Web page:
- The People's Bank of China has made cryptocurrency transactions illegal in the country.
- China has also banned overseas cryptocurrency exchanges from providing services in mainland China.
- This is not the first time China has taken a tough stance on cryptocurrencies, earlier this year, it had launched a crackdown on crypto mining.
In a fresh jolt to the cryptocurrency market, China's central bank said on Friday, September 24, that all cryptocurrency transactions are illegal in the country. The central bank wants to crack down on the market, and this is not the first time China has taken strict measures against virtual currencies.
The People's Bank of China (PBOC) said in a question and answer (Q&A) segment on its website, that token issuance, crypto trading, order matching, and derivatives for cryptocurrencies are prohibited in China now.
The PBOC has also banned overseas cryptocurrency exchanges from providing services in mainland China and has termed them as illegal. The central bank said that overseas crypto exchanges using internet services to offer services to Chinese nationals will fall under the category of illegal financial activities.
Apart from these exchanges, financial institutions and non-bank payment services companies are not allowed to facilitate transactions related to cryptocurrencies.
This is not the first time China has taken a tough stance on cryptocurrencies, earlier this year, it had launched a crackdown on crypto mining and that had led to a sharp decline in cryptocurrency prices.
This move is expected to change the face of the cryptocurrency industry and on that note, let's look at the possible impacts of PBOC's ban:
Near-term impact of PBOC's ban on cryptocurrency transactions
· Cryptocurrency market crash
Ever since reports surfaced about the central bank’s decision, the cryptocurrency market is trading in the red, and it is expected that the prices of cryptocurrencies will decline sharply.
According to CoinMarketCap, the total market cap was below the US$ 2 trillion mark at 6:30 AM EST. The world’s oldest cryptocurrency Bitcoin has declined by five per cent and Ether fell by nine per cent.
As altcoins were rising and seemed to have entered a bullish zone, China’s move impacted them more than the traditional virtual currencies. Top altcoins like XRP, Solana and Binance coin declined by more than seven per cent.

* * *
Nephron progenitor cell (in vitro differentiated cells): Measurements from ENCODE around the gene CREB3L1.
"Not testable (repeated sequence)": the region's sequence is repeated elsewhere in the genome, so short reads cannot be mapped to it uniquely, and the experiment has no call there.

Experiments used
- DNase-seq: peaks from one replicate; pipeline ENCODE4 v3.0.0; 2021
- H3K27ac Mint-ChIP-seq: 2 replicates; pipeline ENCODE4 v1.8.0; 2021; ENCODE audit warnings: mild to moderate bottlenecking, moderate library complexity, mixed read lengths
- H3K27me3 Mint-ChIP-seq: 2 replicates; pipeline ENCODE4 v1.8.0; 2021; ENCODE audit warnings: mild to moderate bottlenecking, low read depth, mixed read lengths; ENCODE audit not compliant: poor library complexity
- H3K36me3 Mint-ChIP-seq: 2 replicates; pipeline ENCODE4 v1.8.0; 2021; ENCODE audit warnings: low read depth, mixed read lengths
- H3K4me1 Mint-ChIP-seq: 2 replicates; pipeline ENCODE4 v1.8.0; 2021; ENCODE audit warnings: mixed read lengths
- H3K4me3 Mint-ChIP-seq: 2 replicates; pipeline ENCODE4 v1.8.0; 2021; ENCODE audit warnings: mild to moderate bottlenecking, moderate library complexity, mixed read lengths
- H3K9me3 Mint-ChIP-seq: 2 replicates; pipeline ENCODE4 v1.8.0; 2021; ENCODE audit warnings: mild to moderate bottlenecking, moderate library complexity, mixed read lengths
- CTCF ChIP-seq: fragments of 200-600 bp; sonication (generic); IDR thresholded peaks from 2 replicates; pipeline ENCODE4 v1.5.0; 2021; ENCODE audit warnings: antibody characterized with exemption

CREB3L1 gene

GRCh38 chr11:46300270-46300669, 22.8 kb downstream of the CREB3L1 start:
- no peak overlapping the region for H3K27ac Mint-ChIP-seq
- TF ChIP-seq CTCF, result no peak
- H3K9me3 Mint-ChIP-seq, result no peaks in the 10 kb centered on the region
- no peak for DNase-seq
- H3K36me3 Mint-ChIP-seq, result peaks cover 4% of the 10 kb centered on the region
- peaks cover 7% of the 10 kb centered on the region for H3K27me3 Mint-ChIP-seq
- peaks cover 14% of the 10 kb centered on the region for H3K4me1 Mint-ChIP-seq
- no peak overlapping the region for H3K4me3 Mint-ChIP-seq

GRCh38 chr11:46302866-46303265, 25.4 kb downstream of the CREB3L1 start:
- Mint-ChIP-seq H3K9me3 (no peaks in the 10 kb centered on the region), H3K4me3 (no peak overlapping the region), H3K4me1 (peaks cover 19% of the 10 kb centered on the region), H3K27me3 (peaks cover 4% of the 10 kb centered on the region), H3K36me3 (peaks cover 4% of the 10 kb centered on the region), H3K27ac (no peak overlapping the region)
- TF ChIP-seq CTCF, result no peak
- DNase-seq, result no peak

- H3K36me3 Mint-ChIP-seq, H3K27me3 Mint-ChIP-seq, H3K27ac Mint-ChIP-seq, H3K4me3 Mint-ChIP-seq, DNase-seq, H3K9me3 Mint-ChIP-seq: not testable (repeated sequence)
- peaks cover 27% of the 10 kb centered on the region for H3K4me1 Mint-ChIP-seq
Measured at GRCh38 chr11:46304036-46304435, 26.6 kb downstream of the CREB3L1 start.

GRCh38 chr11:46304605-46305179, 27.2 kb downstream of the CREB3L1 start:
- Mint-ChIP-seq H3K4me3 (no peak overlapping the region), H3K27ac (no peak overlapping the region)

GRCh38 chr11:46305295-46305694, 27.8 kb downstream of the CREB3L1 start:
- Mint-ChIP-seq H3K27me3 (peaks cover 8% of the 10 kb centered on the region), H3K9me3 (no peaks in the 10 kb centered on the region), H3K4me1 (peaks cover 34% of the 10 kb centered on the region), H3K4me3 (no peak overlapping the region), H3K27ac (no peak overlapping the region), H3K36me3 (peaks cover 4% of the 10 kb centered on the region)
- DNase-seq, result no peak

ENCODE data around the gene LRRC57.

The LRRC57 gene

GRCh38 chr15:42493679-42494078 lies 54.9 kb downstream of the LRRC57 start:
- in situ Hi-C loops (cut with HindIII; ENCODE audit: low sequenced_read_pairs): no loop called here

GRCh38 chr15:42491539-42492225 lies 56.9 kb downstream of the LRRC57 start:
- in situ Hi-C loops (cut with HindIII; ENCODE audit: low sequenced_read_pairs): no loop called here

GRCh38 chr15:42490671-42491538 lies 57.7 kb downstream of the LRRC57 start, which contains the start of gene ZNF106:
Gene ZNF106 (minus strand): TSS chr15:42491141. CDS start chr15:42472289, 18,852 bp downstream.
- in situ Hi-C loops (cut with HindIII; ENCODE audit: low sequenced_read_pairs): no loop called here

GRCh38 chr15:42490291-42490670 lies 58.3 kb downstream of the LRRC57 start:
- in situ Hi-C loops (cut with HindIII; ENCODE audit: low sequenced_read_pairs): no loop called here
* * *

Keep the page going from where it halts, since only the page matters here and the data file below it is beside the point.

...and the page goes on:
· Crypto-related stocks could come under pressure
At the time of writing, crypto-related stocks had come under pressure due to this move. Coinbase Global Inc (NASDAQ:COIN), one of the biggest cryptocurrency companies in the world, recorded a decline of 3.4 per cent in its share prices during pre-market trading.
Meanwhile, MicroStrategy (NASDAQ:MSTR), the first company to invest treasury assets in Bitcoin, recorded a decline of five per cent during pre-market hours.
· PBOC’s move could trigger sell-off
The move of making cryptocurrency transactions illegal will likely trigger a massive sell-off. Such decisions invite bearish sentiments, and this means that people would be scared to invest in crypto-assets and that will decrease the number of buyers in the market.
During a sell-off, a large volume of cryptocurrencies may be sold within a short span and that can cause the price of the virtual currencies to decline rapidly.
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The long-term impact of China’s crypto crackdown
· Impact on crypto acceptance
So far, countries with poor economies have shown interest in adopting cryptocurrencies as legal tender. El Salvador, whose economy is in crisis, became the first country to adopt Bitcoin as legal tender and other nations like Panama and Argentina could follow suit. However, even they are economically weaker countries.
Also read: Bitcoin Is Now A Legal Tender In El Salvador
The adoption of Bitcoin as legal tender may appear as if the acceptance of cryptocurrencies is increasing globally but that is not the full picture.
With China’s intensive crackdown on the crypto industry, major countries may follow suit and adopt strict measures against the virtual currency industry to keep things governed centrally.
· CBDC could become mainstream
Everybody may not want decentralization and countries in favor of centralization could support China's move and start rolling out central bank digital currencies (CBDCs). China already has its own CBDC, and it is called the electronic Chinese Yuan (e-CNY).
A CBDC is a virtual form of a fiat currency and is regulated by a monetary authority such as a central bank. The electronic currency acts as a digital token of the official currency and remains centralized.
The cryptocurrency market is highly volatile, and China’s intensified crackdown is expected to increase the volatility and invite a bearish sentiment in the market.